Thursday, October 15, 2009

roasted garlic mashed potatoes

recently i was making the delicious chickpea cutlets from veganomicon for a little down home dinner. i was trying to come up with good comfy side, and i thought mashed potatoes sounded super comforting. to make them a little more sexy, i decided to add in some roasted garlic. if you have never had the pleasure of roasting your own garlic (and then eating it), you are missing out on something dreamy.


  • 8 baby red potatoes
  • 1 bulb roasted garlic (see below)
  • 1 tablespoon olive oil (for garlic roasting)
  • 1/3 cup unsweetened soymilk
  • 3 tablespoons vegan margarine
  • 1 teaspoon black pepper
  • 3/4 teaspoon sea salt
  • gravy (optional)
first you will need to roast the garlic. peel off the outer layer of papery skin and then cut approximately 1/4 inch off the top. you should be able to see the exposed cloves all packed neatly in the bulb. place on a 6'x6' piece of foil, and pour 1 tablespoon of olive oil into the exposed cloves. using your fingers, massage the oil into the crevices and on the outside. wrap the foil up around the garlic into a closed pouch and put on a baking sheet. bake at 400°f for approximately 35 minutes. once cooked, the individual cloves will slide out of the remaining skin. wait for it to cool a bit before you remove the cloves. :)

while the garlic is baking, chop and boil the potatoes for 20 minutes. drain, and combine all ingredients including the garlic cloves (skins removed). using a potato masher, mash them until they are chunky and no whole cloves of garlic remain. if you don't like your mashed pots chunky, you could add in a little more soy milk and margarine and whip them until they are creamy.

if you want to top with gravy, try jessy and dan's white bean gravy. i kid you not, this is my go-to gravy going forward. it is so tasty and has a nice little bite from the miso. the only thing i did different was to mash the white beans up a little before adding them. this would also rock with some vegan mock meatloaf.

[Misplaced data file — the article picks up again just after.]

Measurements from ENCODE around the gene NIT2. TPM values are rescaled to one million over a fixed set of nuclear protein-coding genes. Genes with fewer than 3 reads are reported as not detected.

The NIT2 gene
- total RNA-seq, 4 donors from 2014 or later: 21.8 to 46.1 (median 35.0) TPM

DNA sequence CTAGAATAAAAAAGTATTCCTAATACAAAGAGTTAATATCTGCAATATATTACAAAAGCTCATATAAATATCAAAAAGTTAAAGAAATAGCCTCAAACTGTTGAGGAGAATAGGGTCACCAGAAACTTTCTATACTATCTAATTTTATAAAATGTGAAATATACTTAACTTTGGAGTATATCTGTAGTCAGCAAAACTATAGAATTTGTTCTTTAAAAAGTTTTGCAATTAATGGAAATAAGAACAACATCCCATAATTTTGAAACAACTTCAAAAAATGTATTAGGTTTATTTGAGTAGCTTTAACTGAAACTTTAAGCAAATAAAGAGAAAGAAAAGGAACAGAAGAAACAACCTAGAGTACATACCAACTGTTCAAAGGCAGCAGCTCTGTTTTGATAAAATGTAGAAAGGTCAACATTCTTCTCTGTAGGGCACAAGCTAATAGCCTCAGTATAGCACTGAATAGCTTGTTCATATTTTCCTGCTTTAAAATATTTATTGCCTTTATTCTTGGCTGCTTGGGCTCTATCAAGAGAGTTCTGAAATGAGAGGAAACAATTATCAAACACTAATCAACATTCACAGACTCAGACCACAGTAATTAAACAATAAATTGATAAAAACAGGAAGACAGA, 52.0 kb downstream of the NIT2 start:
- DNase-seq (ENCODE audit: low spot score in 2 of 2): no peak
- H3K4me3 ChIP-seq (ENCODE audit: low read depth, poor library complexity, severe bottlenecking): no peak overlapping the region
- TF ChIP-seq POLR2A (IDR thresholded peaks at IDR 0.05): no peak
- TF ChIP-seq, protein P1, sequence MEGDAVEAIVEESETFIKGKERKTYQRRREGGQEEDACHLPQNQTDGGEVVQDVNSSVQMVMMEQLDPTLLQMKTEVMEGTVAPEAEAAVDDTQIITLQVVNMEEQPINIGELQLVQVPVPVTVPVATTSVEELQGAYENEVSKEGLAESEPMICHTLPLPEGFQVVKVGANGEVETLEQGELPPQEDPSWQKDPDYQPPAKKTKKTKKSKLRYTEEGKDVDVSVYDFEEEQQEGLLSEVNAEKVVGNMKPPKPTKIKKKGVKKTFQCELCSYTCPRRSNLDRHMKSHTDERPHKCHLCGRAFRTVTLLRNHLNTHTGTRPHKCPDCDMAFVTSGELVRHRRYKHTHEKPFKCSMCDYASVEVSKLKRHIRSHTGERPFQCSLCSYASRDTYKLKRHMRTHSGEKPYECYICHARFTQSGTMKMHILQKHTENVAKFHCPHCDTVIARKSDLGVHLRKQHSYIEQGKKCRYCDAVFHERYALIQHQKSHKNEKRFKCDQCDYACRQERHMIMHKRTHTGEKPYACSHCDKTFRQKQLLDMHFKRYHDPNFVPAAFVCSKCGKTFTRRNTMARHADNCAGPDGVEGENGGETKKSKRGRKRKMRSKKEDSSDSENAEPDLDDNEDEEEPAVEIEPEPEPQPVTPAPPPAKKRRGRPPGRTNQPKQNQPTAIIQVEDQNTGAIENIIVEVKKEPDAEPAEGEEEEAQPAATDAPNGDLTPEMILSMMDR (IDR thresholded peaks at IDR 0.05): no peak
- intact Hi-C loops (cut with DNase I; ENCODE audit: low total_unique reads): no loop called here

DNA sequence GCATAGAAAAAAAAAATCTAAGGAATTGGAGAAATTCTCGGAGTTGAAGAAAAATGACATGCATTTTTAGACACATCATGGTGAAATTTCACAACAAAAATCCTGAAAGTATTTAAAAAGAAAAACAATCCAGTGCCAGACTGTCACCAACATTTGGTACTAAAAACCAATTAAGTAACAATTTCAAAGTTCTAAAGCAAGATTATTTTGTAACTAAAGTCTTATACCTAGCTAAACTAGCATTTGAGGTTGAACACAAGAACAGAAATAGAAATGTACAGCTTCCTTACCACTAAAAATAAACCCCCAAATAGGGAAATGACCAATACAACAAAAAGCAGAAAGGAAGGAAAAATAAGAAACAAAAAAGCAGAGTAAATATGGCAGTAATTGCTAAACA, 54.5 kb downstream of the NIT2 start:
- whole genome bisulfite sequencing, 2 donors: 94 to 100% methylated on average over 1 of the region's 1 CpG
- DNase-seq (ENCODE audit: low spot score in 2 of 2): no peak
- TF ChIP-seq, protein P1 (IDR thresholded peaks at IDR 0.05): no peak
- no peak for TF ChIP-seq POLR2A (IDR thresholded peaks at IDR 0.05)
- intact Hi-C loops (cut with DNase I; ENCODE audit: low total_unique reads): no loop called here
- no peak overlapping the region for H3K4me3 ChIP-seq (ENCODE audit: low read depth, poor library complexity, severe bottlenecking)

Wednesday, October 7, 2009

chipotle tabasco thick burgers

as i have blogged about before, i am a huge heat-freak. i love spicy food and usually have at least three or four different kinds of hot sauces around. recently, tabasco has come out with a couple new sauces, and i'm totally addicted to the chipotle one. it's not as spicy as the original, but it lends fantastic flavour to these veggie burgers. also, be sure and use short grain brown rice, as it is much stickier - i'm not sure how well these would hold up with the regular long-grain.

  • 1 can black beans (15oz)
  • 2 tablespoons hickory bbq sauce
  • 3 tablespoons chipotle tabasco sauce
  • 3/4 tablespoon vegan hoisin sauce
  • 2 tablespoons beets, minced
  • 2 teaspoons beet juice
  • 1 tablespoon jalapenos, minced
  • 1/3 cup oat bran or ground flax
  • 1/3 cup panko bread crumbs
  • 1 teaspoon onion powder
  • 1 teaspoon chili powder
  • 1/2 teaspoon smoked paprika
  • 1/2 teaspoon ground cumin
  • 1/4 teaspoon salt
  • 1/4 teaspoon black pepper
  • 2 cups cooked short grain brown rice
  • 1/4 cup vital wheat gluten
in a small saucepan, bring 3/4 cups uncooked brown rice and 1¾ cups water to a boil. stir once, cover, and turn the heat to low. simmer for approximately 35-40 minuets, keeping an eye on the water level. when finished, pull the rice off the stove and uncover. *note: this will make just a little over 2 cups. i actually measure out 2 cups for the recipe, but you could add it all in, with maybe a dash more liquid.

while rice is cooling, drain black beans and put in a large mixing bowl. mash the beans with a fork or potato masher - they should be mashed well enough to stick together. add rest of ingredients except the rice and wheat gluten. mix thoroughly, and then add the rice and wheat gluten. mix once or twice more, just enough so it's incorporated.

spray a 8x11 casserole dish with non-stick spay. using the mixture, form individual patties and place in dish. the mixture will be wet and may seem like it won't stick together well. if you can't get patties formed, you may need to add some more bread crumbs. try to keep the mixture fairly moist for cooking though.


preferably, place the patties in the refrigerator to set up. you can baste them with bbq sauce or more tabasco if you'd like. it's best to let them chill for at least a half an hour before you bake or grill these.

to grill: if patties are chilled (preferable), first bake patties in casserole dish at 350°f for 10 minutes. then grill on top rack of grill for 15 minutes on medium grill heat. if patties are at room temperature, you can move straight to grilling.

to bake: place casserole dish in the oven and bake at 400°f for 35 minutes, flipping once.

Thursday, October 1, 2009

spicy ambercup squash soup

a friend at work gave me a ginormous ambercup squash. the first half was devoured in a mash, but for the second half, i decided to challenge myself to make a savory dish yet still let the natural sweetness shine through. the result is a creamy spicy soup with surprise bites of chili beans. a great fall recipe.


  • 1/2 large ambercup squash (~4 cups)
  • 2 tablespoons olive oil
  • 1¼ cups veggie broth
  • 1/2 tablespoon onion powder
  • 1 tablespoon bragg's aminos
  • 1/4 tablespoon smoked paprika
  • 1/4 tablespoon chili powder
  • 1/8 tablespoon cayenne pepper
  • 3/4 cup unsweetened soy milk
  • 1 can chili beans in sauce